Sunday, June 25, 2017

Responding to Contempt: The Kerouac Way

Arthur Brooks says that the problem with politics today is not opposing views. It's how we treat each other with contempt.

Politics doesn't have a monopoly on contemptuous interactions, as evidenced by a recent interaction in the Jack Kerouac Facebook group. I won't go into detail. Suffice to say it's a longstanding divisive issue, and it seems to me that the only way to move past it is to follow Jack Kerouac's advice in The Dharma Bums: "Compassion is the heart of Buddhism."

If we would act compassionately toward one another in the face of contempt -- or as Arthur Brooks says, if we would meet contempt with kindness -- we might actually change the world for the better.

Alas, it's easier said than done.

One thing I'm sure about is that name-calling will never result in peace. And peace ought to be our mutual goal.

Here's a link to Arthur Brooks talking about this. It's a video that is internal to Facebook, so if you are not a Facebook user, Google him on YouTube along with the word contempt and you will find similar videos:

God, I'm tired of all the hate: here, there, and everywhere. Peace out....

Tuesday, June 13, 2017

Jack Kerouac and UFOs?

When the UFO phenomenon hit the front pages on July 8, 1947 because of the Roswell "flying saucer" incident, our hero Jack Kerouac was living in Ozone Park and just about to hit the road on his first of several cross-country trips that he would later memorialize in On The Road.  What did he think about the UFO phenomenon? I'm not sure. I did a Google search and a quick scan of a couple Kerouac biographies, his letters, and the Facebook Kerouac group: nothing. I need to do more in-depth research.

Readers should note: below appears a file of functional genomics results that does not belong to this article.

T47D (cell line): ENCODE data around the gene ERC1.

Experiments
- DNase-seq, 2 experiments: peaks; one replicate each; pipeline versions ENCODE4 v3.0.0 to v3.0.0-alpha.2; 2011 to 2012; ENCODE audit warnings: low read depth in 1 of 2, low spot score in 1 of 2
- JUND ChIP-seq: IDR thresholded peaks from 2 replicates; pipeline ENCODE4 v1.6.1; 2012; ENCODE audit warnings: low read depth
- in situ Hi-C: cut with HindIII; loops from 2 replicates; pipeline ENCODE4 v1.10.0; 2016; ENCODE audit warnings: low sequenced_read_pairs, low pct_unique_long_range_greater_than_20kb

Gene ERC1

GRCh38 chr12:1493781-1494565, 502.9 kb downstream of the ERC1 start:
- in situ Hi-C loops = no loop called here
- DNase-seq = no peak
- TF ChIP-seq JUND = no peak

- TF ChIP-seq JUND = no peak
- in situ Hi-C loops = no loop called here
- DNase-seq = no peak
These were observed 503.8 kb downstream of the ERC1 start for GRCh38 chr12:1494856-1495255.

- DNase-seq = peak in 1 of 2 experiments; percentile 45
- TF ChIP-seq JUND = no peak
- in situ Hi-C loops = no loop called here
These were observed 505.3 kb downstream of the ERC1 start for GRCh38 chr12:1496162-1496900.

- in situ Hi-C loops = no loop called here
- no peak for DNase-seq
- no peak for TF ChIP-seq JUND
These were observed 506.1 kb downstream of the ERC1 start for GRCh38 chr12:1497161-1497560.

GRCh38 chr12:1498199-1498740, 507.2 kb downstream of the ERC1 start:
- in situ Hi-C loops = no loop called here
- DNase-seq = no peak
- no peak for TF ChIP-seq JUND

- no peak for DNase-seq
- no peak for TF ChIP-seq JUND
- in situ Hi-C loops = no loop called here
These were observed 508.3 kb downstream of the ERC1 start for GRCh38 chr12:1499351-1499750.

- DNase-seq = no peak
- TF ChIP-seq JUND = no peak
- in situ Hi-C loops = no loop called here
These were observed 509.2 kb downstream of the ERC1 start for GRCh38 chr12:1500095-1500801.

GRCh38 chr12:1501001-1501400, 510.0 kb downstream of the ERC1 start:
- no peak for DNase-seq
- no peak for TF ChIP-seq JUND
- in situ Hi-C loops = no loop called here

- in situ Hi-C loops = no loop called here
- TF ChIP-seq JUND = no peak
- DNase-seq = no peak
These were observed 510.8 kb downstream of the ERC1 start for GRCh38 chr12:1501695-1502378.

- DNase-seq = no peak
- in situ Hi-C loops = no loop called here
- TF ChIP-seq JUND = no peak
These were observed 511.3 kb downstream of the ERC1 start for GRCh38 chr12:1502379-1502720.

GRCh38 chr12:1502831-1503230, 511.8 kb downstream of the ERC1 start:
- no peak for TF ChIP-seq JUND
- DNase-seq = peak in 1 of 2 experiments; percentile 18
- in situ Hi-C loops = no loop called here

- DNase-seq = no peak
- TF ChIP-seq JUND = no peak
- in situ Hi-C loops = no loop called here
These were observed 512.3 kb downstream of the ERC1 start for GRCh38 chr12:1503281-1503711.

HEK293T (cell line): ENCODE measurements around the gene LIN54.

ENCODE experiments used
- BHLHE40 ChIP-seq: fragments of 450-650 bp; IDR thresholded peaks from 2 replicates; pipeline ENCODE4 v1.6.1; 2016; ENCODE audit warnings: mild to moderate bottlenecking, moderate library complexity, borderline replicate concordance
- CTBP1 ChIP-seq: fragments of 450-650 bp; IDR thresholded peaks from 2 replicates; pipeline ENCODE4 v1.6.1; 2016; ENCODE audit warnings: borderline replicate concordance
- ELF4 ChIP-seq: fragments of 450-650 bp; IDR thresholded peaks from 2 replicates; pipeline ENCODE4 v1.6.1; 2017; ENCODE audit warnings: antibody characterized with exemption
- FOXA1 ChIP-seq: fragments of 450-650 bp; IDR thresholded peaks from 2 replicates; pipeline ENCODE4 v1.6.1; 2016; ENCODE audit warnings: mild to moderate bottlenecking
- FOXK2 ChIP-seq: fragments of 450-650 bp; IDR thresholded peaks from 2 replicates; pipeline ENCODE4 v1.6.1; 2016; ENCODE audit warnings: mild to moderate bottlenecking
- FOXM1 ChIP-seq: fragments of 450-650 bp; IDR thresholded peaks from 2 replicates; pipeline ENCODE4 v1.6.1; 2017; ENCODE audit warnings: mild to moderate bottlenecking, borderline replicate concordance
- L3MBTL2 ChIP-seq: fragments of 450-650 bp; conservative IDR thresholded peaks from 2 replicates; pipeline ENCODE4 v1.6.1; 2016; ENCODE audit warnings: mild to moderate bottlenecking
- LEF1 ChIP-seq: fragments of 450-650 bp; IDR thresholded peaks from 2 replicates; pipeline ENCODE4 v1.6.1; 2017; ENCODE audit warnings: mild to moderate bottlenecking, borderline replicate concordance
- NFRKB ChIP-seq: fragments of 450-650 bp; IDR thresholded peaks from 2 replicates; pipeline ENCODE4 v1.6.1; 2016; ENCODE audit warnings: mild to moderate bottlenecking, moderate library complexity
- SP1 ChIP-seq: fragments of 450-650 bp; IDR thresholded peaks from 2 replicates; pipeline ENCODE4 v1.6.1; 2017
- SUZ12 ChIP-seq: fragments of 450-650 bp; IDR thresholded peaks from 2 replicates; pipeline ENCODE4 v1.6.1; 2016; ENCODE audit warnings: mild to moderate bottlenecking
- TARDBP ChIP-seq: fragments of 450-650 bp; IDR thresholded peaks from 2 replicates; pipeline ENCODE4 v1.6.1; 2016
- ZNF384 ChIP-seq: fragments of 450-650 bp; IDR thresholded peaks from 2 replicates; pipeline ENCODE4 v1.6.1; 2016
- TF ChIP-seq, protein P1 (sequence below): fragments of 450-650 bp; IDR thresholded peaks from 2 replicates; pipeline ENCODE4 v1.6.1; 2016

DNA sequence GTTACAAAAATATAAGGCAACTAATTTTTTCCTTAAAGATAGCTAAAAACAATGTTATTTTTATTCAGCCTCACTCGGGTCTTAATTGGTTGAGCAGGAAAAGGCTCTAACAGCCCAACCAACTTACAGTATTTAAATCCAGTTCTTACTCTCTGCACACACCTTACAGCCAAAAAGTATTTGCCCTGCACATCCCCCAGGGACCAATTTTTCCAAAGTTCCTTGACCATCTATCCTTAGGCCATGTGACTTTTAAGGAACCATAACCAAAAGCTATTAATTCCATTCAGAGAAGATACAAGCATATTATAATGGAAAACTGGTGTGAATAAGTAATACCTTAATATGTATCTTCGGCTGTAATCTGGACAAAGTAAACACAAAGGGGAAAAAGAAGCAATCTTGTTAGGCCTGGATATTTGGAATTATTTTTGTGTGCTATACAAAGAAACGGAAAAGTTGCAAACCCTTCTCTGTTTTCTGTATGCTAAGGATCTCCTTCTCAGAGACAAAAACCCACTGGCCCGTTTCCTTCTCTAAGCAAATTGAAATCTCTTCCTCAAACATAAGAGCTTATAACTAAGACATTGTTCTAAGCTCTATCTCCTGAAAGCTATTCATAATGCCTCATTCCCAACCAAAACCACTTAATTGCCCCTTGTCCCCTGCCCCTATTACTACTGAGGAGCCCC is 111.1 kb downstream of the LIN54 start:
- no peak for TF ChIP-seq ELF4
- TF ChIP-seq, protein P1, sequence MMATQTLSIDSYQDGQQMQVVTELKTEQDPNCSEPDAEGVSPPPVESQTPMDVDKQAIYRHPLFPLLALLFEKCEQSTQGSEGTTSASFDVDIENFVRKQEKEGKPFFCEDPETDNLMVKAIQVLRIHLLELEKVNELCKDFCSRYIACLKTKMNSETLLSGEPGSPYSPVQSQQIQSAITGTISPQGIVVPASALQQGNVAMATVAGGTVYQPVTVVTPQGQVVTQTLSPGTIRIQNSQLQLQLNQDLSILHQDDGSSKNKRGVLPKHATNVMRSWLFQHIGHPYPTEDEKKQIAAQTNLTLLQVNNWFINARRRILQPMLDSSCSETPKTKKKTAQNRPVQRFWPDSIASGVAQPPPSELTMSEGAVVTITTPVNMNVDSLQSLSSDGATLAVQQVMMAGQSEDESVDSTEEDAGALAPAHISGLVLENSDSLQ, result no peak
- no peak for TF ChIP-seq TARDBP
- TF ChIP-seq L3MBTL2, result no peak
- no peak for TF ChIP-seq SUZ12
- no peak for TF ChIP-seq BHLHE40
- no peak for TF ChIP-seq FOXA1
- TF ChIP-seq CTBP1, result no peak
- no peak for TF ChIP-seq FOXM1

My own interest in UFOs probably started on Saturday afternoons during my youth, when my friends and I watched Monster Movie Matinee, featuring B-movies like Earth vs. the Flying Saucers, The Thing From Another World, The Day the Earth Stood Still, It Came From Outer Space, etc. I've never had much of a personal UFO sighting experience, although I've seen some weird things in the skies, most notably during a bluegrass festival in upstate New York in the 80s. But I digress....

For the last couple of years, I've been listening to podcasts on my drive to and from work. For one reason or another, I got hooked on a couple in particular that take up the topic of anomalous phenomena (or "Forteana" - see my previous post here) like UFOs, cryptozoology, the paranormal, and the like. My favorites are The Gralien Report, Where Did the Road Go?, and Radio Misterioso.

One of my favorite guests on those podcasts is Red Pill Junkie (RPJ), who I recently commissioned to do this drawing of Crystal:

Graphic by Red Pill Junkie
If you're interested in having RPJ do some graphic work for you, he can be found on Facebook and Twitter as well as his blog at

RPJ recently did the cover art and contributed an article to an anthology titled, UFOs: Reframing the Debate, so I felt compelled to get the book and read it. RPJ asked me to write a review on Amazon, which I will do, but I decided to publish it here on my blog as well. 

So, without further ado, here is my review. What does this have to do with Jack Kerouac, you ask? Stay tuned for a future blog post....

A Review of UFOs: Reframing the Debate